"The team performed well overall, and I am excited for the team depth we have on the horizon," he said. "The 1V could return 6 oarsmen and the coxswain, and the same with the 2V. It's a young group, and of the 68 team members, 56 could return next year, and we also get add to another class to it."
State of the ACRA Report
Fifteen years in, the ACRA is going strong and continuing to grow
"This was an excellent weekend of racing and I think across the venue we were all pleased with how it went," said Cam Brown, the OCC head coach in his role as ACRA President.
"The depth and quality of racing continues to grow every year and has never been better. The women's events have shown incredible growth, the speed of some of the top crews in all the events, especially the 8s, was quite impressive, and the skills of the small boats is getting more obvious and competitive."
Michigan's Hartsuff seconded all of that:
"The regatta was a phenomenal event, and many people have given positive feedback. Oak Ridge hosted another fine regatta and Chief Referee Sam Dempsey and his crew kept things running on time and efficient. The static refereeing approach worked really well and there were no wake issues during racing. HereNow did great with the livestream and timing and added to the experience. The three day format was tweaked to make all the many races fit and get west coast crews home on Sunday evening."
Hartsuff who helped found the ACRA when it became clear that his very successful club would no longer be welcome at a varsity-only IRA, has been writing a history of the ACRA and the issues faced by club programs for row2k that you can read here: Part 1 and Part 2, with Part 3 to come tomorrow.
In his history, Hartsuff touches on what it means to have former varsity programs like George Washington and Rutgers joining the ACRA, and we asked GW's Goodman about what the ACRA has meant to the team he took over in that moment when it became a club team:
"For GW, when the team got cut, they really had no plan. No one had any idea what was going to happen. I wasn't hired until the fall term had already started in 2021. I came in and it was a pretty ragtag bunch of guys that remained from the varsity team that had existed before and guys that were new."
"We spent that season figuring out how to be a team, and as we were figuring it out, and making a lot of mistakes, the ACRA organization and the ACRA coaches were really excited to have another team in the fold and shared a lot of wisdom and did us a lot of favors. UVA's Frank Biller, in particular, did a lot to bring us to races and help bring us along.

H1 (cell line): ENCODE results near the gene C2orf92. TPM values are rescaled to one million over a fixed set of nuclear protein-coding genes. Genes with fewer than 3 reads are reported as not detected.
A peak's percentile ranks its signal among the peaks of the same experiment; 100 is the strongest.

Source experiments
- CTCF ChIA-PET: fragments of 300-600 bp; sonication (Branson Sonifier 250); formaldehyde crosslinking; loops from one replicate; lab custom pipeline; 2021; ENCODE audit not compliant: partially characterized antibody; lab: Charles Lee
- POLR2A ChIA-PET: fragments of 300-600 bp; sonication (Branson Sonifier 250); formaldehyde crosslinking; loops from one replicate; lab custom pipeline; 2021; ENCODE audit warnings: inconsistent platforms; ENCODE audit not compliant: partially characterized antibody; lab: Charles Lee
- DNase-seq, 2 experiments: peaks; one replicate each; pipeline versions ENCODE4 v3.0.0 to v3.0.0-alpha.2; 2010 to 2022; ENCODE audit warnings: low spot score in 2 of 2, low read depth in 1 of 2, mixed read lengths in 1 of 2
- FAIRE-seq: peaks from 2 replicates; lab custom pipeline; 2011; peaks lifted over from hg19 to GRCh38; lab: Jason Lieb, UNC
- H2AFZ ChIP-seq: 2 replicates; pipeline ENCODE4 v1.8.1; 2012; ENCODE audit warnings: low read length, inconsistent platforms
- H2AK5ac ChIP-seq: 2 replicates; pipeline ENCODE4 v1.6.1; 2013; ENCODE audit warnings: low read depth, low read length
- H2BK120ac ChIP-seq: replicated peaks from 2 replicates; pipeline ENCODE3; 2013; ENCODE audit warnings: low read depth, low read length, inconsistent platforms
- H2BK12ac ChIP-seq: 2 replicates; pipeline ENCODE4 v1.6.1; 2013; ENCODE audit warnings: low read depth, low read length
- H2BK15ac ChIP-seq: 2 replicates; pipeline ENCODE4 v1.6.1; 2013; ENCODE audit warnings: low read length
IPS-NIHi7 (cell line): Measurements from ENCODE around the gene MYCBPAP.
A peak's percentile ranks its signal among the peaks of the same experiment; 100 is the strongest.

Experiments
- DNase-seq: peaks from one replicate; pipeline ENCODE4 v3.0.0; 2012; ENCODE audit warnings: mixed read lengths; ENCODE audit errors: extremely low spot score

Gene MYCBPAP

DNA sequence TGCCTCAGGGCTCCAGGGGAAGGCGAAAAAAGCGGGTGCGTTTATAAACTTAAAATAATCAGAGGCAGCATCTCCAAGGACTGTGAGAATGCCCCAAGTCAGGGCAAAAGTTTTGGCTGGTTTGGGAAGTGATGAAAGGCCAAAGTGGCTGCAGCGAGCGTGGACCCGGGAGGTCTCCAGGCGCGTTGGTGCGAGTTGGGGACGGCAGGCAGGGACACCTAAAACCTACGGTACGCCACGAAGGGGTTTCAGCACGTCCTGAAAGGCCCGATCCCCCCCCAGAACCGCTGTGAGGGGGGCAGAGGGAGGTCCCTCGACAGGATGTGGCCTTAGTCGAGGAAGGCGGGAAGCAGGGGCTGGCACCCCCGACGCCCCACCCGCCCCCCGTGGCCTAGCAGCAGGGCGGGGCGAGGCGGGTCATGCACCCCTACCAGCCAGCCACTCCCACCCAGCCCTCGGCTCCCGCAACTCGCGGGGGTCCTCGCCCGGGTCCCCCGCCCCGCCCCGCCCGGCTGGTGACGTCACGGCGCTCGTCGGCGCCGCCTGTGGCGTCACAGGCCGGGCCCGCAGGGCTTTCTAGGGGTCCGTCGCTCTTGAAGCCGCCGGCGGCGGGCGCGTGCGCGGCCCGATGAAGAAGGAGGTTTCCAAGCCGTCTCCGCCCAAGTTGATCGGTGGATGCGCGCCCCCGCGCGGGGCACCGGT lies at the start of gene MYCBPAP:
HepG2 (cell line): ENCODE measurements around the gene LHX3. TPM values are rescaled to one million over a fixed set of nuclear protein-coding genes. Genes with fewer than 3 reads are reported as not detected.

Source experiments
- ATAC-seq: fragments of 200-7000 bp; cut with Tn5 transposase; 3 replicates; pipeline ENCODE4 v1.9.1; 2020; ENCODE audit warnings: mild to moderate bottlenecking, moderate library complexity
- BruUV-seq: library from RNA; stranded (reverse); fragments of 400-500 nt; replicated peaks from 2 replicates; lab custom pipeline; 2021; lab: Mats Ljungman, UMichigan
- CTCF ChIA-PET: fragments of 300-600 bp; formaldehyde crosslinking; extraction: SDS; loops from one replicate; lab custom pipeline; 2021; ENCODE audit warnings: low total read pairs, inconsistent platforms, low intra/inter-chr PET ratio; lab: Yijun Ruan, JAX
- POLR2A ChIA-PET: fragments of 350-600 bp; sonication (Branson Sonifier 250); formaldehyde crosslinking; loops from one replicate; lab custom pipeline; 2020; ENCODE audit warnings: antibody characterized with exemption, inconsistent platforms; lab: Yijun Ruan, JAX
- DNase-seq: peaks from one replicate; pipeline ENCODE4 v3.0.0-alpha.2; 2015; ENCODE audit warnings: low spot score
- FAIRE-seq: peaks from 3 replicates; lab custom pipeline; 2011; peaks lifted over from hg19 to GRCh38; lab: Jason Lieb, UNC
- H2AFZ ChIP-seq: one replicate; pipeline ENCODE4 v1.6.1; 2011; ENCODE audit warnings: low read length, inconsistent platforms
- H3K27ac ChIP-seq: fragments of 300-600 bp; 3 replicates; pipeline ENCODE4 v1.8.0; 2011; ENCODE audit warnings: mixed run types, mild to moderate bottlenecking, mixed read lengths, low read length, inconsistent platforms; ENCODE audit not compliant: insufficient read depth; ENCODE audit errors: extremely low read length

"I was a first time head coach, and I don't think I would have been able to have last year's crew have their success and set ourselves up to have this year's success without some of the support we got from from the other ACRA coaches and from the regatta, helping us when we didn't know what we were missing: all the logistical and administrative pieces.
"Because the guys who run the regatta and the other coaches at the regatta were eager to bring us into the fold, that really inspired the athletes and made them feel like they belonged after they had been made me feel the opposite by their own university."
Next Stop: World University Games
Seven of the athletes who raced in ACRA finals today, including Gordon's new champion Tiana Fox, will be a part of the group of college athletes training for the 2023 World University Games in Chengdu, China this coming August. Gordon coach Maddie Hopkins will be coaching the group along with Cory Conzemius from Oklahoma City University, with the following invited ACRA athletes:
Notes From the Course
The ACRA Spirit - if you've never been to the ACRA, here is the kind of moment that sums up the vibe amongst the athletes, volunteers, and coaches (many of whom are semi- if not wholly volunteering themselves): the SMU Men's Double that won shouted up to the Finish tower, "Thank you officials. Thank you volunteers."
Another Maybe Only at ACRA Moment - At the finish of their Petite Final, the Novice Women's Four were all waiting and cheering for the last place boat as they crossed the finish.
Coxswain Call of the Week - the one coxswain screaming "Remember the Alamo" at her very much non-from-Texas-at-all crew.
Dual Drone Coverage - it looked like a small flotilla of drones chasing the last race and sure enough, the live feed featured picture-in-picture "dual drone" footage of the final race from overhead and behind. Check it out here.
And the Downside of Drone Coverage? - You might just get close up video of yourself trying to get back in your boat after you flip in your single mid-race, or get caught rummaging in the bushes like this Minnesota Gopher, who we later learned was taking the opportunity to collect some of the honeysuckle that grows along the course.